As a supporters’ trust ourselves, BST has to feel some considerable sympathy for Exeter City, a football club owned by its supporters. Prior to last Saturday’s FA Cup First Round match at St James’ Park, Blackpool had last played Exeter City at Wembley in the 2017 League Two Play-Off Final. As Blackpool fans we wouldn’t have wanted the outcome of that game to be any different, but failure to gain promotion that season was obviously a bitter blow for a supporter-owned club where income from cup runs and cup victories is a hugely important part of their revenue.
On Saturday the Seasiders beat the Grecians yet again and while we wouldn’t have wanted that result to have gone the other way either, the ongoing boycott by Blackpool fans caused considerable collateral damage. Consider this: Exeter have just opened a new stand at their ground and were hoping for a cup draw that would bring a large away following to make it a memorable occasion with a good atmosphere and decent gate receipts. Instead, the official away attendance was just 113. To add insult to injury, the Devon club had to share 45% of the match-day revenue –raised mostly by their own fans – with Blackpool FC.
Those are the rules of FA and League Cup competition, the luck of the draw; and while it would be disingenuous to suggest that maybe Mr Oyston could gift back Blackpool’s 45% seeing as he is the reason why there were so few Blackpool fans at Exeter (and at Wembley in 2017), one can imagine Exeter hope they don’t have to play Blackpool again until our situation is resolved. That said, Exeter Supporters’ Trust remains fully supportive of our ethical boycott and understands why it is necessary.
The Exeter example is not unique, of course. The ethical boycott/not-a-penny-more initiative, now in its fourth season, has had a significant impact not just within Blackpool, where vastly reduced match-day attendances have contributed to the fall in visitor numbers to our town, but also via a ripple-effect onto other clubs and communities as Blackpool fans are also forgoing away games in numbers. Perhaps it is something that the EFL and the FA ought to give serious consideration to; and before anyone comes back with the predictable but facile argument that the boycotters are to blame for the situation, remember this: Owen Oyston failed the Premier League’s Owners & Directors Test in 2010 and the EPL instructed him to sell his shareholding but then omitted to follow through. Oyston fails the EFL’s Owners & Directors Test on exactly the same criteria but the EFL chooses to misinterpret its own statutes and responsibilities and does nothing. Blackpool is in the predicament it is in because it has an owner who has proved an unworthy custodian, who has illegitimately stripped this football club of assets and who has taken legal action against fans who called him on it.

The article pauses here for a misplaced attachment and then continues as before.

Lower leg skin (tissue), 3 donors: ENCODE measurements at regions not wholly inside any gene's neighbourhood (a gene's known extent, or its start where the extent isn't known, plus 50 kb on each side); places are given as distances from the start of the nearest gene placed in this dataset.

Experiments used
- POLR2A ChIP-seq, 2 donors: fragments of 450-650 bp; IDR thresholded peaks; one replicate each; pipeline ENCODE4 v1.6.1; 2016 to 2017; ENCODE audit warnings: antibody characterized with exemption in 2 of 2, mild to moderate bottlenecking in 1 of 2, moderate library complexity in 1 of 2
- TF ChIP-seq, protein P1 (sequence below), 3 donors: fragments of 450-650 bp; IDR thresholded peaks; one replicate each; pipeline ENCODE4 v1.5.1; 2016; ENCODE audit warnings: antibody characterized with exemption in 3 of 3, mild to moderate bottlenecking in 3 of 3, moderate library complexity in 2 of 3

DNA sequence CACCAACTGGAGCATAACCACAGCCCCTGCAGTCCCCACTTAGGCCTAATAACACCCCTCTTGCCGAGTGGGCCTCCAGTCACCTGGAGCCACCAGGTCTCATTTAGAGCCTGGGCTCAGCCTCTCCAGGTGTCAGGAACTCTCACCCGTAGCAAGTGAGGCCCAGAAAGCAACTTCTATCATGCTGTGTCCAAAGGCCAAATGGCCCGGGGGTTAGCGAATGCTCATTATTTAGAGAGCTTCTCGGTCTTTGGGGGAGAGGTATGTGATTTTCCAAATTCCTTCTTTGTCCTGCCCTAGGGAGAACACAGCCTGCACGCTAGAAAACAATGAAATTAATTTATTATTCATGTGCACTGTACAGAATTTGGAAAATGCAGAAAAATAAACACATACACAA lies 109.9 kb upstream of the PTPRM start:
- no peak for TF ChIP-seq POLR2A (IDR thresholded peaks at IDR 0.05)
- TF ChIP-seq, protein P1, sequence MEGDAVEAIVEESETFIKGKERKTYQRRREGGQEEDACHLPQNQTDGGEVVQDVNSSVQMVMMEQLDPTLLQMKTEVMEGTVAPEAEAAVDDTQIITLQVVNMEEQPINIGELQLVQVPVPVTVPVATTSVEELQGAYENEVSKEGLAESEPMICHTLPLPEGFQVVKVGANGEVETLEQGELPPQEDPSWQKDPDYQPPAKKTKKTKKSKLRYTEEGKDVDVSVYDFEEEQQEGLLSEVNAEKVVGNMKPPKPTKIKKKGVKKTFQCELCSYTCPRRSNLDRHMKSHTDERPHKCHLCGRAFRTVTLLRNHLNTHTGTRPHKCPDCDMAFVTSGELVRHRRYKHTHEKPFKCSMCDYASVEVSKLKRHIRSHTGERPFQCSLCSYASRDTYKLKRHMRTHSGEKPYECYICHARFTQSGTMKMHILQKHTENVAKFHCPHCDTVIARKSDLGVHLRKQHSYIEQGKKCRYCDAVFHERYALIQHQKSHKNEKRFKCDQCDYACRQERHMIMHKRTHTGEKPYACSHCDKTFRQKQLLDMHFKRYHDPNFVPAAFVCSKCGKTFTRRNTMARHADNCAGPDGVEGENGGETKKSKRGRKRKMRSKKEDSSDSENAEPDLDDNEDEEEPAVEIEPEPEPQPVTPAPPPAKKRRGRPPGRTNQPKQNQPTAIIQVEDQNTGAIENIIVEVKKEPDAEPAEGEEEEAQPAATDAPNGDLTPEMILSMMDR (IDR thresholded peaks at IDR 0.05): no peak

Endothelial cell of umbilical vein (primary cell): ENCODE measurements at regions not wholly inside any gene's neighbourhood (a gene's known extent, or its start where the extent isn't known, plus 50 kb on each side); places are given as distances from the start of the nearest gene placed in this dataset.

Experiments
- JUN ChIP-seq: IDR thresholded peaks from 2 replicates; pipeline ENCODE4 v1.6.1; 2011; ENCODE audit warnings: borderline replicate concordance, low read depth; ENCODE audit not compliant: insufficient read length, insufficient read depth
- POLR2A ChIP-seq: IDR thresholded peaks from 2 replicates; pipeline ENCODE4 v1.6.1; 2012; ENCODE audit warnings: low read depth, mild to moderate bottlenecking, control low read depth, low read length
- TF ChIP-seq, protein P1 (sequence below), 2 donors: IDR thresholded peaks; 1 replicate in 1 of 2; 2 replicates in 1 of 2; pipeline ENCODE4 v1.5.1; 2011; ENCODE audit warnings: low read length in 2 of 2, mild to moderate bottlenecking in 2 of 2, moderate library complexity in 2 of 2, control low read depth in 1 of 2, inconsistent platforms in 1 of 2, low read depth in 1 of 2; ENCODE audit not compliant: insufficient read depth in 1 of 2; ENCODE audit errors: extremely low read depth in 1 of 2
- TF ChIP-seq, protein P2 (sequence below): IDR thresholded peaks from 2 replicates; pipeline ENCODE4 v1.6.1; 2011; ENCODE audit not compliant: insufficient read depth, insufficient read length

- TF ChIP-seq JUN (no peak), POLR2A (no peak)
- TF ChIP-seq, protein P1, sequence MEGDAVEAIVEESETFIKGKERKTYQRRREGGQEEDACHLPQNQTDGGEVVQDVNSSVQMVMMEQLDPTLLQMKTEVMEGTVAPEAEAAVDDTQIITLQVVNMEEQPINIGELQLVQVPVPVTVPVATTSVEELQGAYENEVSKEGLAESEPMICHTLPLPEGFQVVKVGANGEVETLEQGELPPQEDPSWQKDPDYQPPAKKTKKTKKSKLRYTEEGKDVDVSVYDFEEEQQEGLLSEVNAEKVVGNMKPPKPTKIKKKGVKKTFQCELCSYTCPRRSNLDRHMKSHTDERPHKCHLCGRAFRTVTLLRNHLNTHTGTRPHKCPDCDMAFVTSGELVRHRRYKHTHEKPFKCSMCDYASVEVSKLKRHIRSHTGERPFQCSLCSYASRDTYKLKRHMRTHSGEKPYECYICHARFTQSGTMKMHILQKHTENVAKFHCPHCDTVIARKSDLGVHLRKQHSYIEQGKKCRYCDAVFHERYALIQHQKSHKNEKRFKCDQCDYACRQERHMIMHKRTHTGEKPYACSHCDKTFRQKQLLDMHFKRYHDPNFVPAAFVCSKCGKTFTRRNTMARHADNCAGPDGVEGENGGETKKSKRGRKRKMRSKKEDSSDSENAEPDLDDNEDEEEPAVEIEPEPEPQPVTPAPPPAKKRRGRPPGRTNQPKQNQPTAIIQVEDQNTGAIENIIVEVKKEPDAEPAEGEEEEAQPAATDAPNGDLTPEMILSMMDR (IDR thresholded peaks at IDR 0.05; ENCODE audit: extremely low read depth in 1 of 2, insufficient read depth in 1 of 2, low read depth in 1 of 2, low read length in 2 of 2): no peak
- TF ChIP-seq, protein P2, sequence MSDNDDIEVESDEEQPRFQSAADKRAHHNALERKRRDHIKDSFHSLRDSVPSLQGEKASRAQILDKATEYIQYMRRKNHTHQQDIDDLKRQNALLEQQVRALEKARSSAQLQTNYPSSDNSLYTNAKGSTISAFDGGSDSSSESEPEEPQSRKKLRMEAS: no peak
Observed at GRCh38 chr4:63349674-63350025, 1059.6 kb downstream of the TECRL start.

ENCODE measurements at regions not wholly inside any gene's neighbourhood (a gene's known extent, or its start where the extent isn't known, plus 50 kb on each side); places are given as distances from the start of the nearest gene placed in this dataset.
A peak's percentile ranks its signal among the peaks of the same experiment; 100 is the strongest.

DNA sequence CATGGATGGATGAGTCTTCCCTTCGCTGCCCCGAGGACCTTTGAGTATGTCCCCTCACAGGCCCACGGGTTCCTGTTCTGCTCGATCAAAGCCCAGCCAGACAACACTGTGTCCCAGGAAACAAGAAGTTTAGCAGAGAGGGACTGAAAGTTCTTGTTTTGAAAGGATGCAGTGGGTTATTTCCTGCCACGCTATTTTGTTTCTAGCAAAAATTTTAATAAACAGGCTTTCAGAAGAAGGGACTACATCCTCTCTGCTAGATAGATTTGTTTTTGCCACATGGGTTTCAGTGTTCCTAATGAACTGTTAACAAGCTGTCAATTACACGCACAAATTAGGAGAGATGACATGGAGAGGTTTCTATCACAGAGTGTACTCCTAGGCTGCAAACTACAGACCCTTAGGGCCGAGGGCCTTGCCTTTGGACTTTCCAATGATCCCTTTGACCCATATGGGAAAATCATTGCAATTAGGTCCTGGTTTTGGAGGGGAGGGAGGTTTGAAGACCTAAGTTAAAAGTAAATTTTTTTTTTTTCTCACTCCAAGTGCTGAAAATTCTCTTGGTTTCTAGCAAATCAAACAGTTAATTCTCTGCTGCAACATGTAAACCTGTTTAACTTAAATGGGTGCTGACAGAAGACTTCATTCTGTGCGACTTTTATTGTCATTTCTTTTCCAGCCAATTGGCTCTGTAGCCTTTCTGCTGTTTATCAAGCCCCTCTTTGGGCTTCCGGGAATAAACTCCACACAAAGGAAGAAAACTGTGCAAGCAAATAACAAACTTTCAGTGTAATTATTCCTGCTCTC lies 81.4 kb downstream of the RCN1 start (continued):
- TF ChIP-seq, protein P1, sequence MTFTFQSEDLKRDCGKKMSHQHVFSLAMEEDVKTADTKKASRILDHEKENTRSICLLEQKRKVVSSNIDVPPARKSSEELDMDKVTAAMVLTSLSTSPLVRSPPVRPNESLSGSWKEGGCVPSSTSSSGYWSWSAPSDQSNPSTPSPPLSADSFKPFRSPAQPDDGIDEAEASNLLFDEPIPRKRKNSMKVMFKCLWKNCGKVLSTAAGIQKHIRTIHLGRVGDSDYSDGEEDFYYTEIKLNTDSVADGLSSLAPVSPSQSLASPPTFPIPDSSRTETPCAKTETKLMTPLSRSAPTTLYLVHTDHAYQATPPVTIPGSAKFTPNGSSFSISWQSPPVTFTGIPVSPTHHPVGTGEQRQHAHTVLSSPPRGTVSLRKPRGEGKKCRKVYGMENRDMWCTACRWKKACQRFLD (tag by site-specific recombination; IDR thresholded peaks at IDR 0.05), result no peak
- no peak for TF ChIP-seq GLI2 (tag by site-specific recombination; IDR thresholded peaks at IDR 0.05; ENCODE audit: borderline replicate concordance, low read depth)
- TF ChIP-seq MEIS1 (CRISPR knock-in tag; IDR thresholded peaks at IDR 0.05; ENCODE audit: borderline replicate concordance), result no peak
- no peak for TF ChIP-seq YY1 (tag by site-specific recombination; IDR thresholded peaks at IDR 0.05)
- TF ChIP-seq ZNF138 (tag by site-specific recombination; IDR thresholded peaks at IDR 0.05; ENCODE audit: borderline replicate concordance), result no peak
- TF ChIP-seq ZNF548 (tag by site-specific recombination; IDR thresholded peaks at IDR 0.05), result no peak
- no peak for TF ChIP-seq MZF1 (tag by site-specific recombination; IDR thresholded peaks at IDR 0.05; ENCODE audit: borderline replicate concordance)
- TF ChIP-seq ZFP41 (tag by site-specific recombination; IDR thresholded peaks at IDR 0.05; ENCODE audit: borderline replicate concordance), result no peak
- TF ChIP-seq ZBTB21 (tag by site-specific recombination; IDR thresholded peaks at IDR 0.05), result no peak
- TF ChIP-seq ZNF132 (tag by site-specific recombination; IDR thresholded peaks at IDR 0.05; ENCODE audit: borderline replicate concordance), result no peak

It is a scandal that it was allowed to happen in the first place. It is a scandal that it took a civil action in the High Court by a disenfranchised minority shareholder to confirm the truth of what has been going on at Blackpool and still the football authorities do nothing to intervene to resolve the shambles. The EFL even confirmed their support for Sam Oyston when he was appointed as CEO of the club!
Last week, over 160 Blackpool fans congregated outside Bloomfield Rd on a Tuesday night to mark the first anniversary of last November’s High Court judgment in the legal action between Belokon and the Oystons, each fan holding up a page of Justice Marcus Smith’s damning forensic judgement of the Oystons. The slow and painful saga that is Blackpool FC under Oyston ownership is causing widespread unhappiness among the supporters and is a blight on the town of Blackpool. The football authorities are letting down a famous club and its community in their ongoing tacit support for an owner who fails their basic criteria of an ethical owner, who has frankly done little of good in the club and the community over his thirty years in charge and who has in recent times has been directly and indirectly culpable of causing incalculable harm.
The vigil on November 6th was a timely reminder of exactly what so many people are protesting about and how unacceptable the lack of action from the football authorities is. As one life-long supporter who was there that night so eloquently put it:
“The Oystons illegitimately stripped the club. How then can EFL say they are fit and proper people to run (it)? Which part of the word ‘illegitimate’ do they not get? I am an ordinary supporter whom the EFL and Oyston regard as an irrelevance even though as a supporter I am the lifeblood not only of Blackpool but of the game itself! I worked hard to earn a decent wage, scrimping and saving so as to purchase my annual season ticket. My ticket may not be much in the grand scheme of things but it meant I was contributing to the well-being of the club, present and future. Then came the realisation that, along with every other season ticket holder, my season ticket money was illegitimately stripped. In the grand scheme of things I may be an irrelevance, but like my fellow demonstrators I passionately love my club. They can never steal our love of Blackpool FC. We, the supporters, can never be defeated. This sombre demonstration has empowered us in our determination – not-a-penny-more until the Oystons are gone from our club, no matter how long it takes.”
The next time Shaun Harvey, CEO of the EFL, talks about “keeping our clubs in business for the benefit of the community and the fans” and “promoting the positive contribution made by our clubs” he might question how good a job is being done right on his doorstep here in Blackpool.